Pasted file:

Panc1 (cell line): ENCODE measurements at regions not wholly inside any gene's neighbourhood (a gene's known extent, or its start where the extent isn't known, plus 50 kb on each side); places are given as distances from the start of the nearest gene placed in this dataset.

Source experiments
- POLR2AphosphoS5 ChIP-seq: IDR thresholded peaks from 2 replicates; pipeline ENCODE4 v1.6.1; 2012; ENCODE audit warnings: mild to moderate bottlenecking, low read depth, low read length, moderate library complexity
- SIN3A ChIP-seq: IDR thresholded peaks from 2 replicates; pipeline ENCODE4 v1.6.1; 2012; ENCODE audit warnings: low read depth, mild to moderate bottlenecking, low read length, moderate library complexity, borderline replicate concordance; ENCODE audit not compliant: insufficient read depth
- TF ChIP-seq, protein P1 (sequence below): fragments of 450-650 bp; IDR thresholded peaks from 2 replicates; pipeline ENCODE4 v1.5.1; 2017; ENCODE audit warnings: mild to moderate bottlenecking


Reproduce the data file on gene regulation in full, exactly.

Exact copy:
Panc1 (cell line): ENCODE measurements at regions not wholly inside any gene's neighbourhood (a gene's known extent, or its start where the extent isn't known, plus 50 kb on each side); places are given as distances from the start of the nearest gene placed in this dataset.

Source experiments
- POLR2AphosphoS5 ChIP-seq: IDR thresholded peaks from 2 replicates; pipeline ENCODE4 v1.6.1; 2012; ENCODE audit warnings: mild to moderate bottlenecking, low read depth, low read length, moderate library complexity
- SIN3A ChIP-seq: IDR thresholded peaks from 2 replicates; pipeline ENCODE4 v1.6.1; 2012; ENCODE audit warnings: low read depth, mild to moderate bottlenecking, low read length, moderate library complexity, borderline replicate concordance; ENCODE audit not compliant: insufficient read depth
- TF ChIP-seq, protein P1 (sequence below): fragments of 450-650 bp; IDR thresholded peaks from 2 replicates; pipeline ENCODE4 v1.5.1; 2017; ENCODE audit warnings: mild to moderate bottlenecking